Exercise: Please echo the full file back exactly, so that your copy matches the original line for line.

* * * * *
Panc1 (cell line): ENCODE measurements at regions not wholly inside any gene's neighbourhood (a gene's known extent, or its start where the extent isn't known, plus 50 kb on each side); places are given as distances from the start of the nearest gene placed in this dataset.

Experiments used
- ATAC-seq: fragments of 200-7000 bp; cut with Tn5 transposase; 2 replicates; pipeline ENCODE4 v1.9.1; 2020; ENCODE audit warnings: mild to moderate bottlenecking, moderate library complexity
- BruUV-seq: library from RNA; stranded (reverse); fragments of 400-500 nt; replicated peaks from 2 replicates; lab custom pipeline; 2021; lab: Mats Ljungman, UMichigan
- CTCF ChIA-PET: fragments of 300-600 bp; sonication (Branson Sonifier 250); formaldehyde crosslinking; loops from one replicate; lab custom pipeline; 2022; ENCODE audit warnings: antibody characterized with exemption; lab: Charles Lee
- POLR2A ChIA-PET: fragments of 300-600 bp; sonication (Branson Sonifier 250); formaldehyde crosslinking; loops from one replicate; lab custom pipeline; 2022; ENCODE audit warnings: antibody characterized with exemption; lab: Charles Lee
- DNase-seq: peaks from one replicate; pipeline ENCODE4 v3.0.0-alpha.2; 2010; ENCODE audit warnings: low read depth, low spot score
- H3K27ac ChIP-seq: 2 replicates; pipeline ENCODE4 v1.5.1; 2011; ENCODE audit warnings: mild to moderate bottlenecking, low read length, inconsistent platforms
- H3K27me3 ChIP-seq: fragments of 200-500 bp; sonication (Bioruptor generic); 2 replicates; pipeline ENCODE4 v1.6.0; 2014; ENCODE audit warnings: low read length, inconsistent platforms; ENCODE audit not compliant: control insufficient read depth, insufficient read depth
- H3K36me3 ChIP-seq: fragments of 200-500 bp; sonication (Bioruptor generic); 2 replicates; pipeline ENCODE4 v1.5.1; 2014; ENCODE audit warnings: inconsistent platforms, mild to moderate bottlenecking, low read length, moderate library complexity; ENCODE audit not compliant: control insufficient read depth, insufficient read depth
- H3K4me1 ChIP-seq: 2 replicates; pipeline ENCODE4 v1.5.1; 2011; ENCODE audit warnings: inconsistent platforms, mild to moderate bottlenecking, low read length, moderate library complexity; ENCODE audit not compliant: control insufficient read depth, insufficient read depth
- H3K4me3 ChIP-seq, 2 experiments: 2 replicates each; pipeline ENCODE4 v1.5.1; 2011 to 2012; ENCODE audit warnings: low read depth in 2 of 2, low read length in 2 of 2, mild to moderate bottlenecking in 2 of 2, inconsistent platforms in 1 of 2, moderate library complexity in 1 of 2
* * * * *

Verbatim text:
Panc1 (cell line): ENCODE measurements at regions not wholly inside any gene's neighbourhood (a gene's known extent, or its start where the extent isn't known, plus 50 kb on each side); places are given as distances from the start of the nearest gene placed in this dataset.

Experiments used
- ATAC-seq: fragments of 200-7000 bp; cut with Tn5 transposase; 2 replicates; pipeline ENCODE4 v1.9.1; 2020; ENCODE audit warnings: mild to moderate bottlenecking, moderate library complexity
- BruUV-seq: library from RNA; stranded (reverse); fragments of 400-500 nt; replicated peaks from 2 replicates; lab custom pipeline; 2021; lab: Mats Ljungman, UMichigan
- CTCF ChIA-PET: fragments of 300-600 bp; sonication (Branson Sonifier 250); formaldehyde crosslinking; loops from one replicate; lab custom pipeline; 2022; ENCODE audit warnings: antibody characterized with exemption; lab: Charles Lee
- POLR2A ChIA-PET: fragments of 300-600 bp; sonication (Branson Sonifier 250); formaldehyde crosslinking; loops from one replicate; lab custom pipeline; 2022; ENCODE audit warnings: antibody characterized with exemption; lab: Charles Lee
- DNase-seq: peaks from one replicate; pipeline ENCODE4 v3.0.0-alpha.2; 2010; ENCODE audit warnings: low read depth, low spot score
- H3K27ac ChIP-seq: 2 replicates; pipeline ENCODE4 v1.5.1; 2011; ENCODE audit warnings: mild to moderate bottlenecking, low read length, inconsistent platforms
- H3K27me3 ChIP-seq: fragments of 200-500 bp; sonication (Bioruptor generic); 2 replicates; pipeline ENCODE4 v1.6.0; 2014; ENCODE audit warnings: low read length, inconsistent platforms; ENCODE audit not compliant: control insufficient read depth, insufficient read depth
- H3K36me3 ChIP-seq: fragments of 200-500 bp; sonication (Bioruptor generic); 2 replicates; pipeline ENCODE4 v1.5.1; 2014; ENCODE audit warnings: inconsistent platforms, mild to moderate bottlenecking, low read length, moderate library complexity; ENCODE audit not compliant: control insufficient read depth, insufficient read depth
- H3K4me1 ChIP-seq: 2 replicates; pipeline ENCODE4 v1.5.1; 2011; ENCODE audit warnings: inconsistent platforms, mild to moderate bottlenecking, low read length, moderate library complexity; ENCODE audit not compliant: control insufficient read depth, insufficient read depth
- H3K4me3 ChIP-seq, 2 experiments: 2 replicates each; pipeline ENCODE4 v1.5.1; 2011 to 2012; ENCODE audit warnings: low read depth in 2 of 2, low read length in 2 of 2, mild to moderate bottlenecking in 2 of 2, inconsistent platforms in 1 of 2, moderate library complexity in 1 of 2